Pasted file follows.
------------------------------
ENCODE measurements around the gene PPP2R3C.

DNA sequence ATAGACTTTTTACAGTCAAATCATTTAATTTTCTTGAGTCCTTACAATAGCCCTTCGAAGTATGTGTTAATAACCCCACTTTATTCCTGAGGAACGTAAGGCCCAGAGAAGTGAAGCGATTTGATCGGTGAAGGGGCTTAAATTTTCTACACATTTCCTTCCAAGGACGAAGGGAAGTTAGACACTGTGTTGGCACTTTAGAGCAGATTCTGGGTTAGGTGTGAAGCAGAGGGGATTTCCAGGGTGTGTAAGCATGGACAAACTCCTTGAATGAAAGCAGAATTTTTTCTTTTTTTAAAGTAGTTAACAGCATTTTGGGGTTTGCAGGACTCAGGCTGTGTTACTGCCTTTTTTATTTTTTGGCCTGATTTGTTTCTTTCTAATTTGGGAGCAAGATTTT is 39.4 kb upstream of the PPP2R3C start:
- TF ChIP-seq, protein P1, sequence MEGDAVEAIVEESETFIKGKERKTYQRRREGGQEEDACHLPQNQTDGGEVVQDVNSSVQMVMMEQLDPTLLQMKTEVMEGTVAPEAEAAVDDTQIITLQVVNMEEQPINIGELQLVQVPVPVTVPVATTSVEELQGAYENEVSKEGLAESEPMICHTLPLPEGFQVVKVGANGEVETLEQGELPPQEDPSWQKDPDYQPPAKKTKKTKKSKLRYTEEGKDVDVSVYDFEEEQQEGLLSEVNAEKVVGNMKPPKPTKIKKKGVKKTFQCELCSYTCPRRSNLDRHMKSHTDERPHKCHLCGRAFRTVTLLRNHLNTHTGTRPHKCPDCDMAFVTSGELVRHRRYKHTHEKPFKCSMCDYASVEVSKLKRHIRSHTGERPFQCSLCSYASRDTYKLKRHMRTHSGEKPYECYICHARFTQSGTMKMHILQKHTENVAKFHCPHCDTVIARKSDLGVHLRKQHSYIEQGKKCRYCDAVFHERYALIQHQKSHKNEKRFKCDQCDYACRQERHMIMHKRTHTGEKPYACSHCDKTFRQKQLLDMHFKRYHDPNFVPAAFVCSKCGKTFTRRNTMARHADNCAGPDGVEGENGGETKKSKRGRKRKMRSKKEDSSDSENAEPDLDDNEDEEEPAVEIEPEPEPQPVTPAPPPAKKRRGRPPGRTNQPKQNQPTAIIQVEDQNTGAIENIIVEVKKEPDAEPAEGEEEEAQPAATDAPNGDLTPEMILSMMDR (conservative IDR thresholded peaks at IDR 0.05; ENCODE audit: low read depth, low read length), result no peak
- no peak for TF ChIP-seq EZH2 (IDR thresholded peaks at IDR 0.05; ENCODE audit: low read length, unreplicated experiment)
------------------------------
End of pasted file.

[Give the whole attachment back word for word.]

ENCODE measurements around the gene PPP2R3C.

DNA sequence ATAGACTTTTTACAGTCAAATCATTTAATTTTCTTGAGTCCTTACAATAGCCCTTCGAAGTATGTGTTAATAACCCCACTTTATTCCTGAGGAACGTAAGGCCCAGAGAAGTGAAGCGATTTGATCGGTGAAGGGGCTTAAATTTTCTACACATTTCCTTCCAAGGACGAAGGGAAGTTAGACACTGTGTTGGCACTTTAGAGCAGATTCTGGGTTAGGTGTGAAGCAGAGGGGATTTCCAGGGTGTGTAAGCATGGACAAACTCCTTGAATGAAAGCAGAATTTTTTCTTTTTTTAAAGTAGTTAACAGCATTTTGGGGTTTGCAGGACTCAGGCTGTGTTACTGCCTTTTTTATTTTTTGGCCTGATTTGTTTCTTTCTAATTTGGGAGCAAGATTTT is 39.4 kb upstream of the PPP2R3C start:
- TF ChIP-seq, protein P1, sequence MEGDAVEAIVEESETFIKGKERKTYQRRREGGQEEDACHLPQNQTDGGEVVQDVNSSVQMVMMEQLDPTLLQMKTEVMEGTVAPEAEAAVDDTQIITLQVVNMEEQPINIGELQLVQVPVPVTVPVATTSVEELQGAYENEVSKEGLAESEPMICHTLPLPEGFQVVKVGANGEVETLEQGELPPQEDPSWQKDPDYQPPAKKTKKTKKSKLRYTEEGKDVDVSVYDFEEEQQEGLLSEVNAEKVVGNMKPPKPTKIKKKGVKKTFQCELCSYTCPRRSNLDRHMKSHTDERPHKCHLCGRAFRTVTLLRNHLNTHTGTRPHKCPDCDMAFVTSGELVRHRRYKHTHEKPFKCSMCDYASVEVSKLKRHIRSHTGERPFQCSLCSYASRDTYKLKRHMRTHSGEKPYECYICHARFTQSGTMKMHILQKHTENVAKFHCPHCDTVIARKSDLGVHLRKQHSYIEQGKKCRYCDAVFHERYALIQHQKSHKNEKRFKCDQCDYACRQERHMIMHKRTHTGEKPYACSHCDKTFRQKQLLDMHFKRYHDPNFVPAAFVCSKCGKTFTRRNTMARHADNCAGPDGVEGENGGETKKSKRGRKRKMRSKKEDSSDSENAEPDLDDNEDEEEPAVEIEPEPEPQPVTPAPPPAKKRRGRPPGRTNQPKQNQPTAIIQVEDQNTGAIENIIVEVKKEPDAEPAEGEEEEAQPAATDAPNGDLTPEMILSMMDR (conservative IDR thresholded peaks at IDR 0.05; ENCODE audit: low read depth, low read length), result no peak
- no peak for TF ChIP-seq EZH2 (IDR thresholded peaks at IDR 0.05; ENCODE audit: low read length, unreplicated experiment)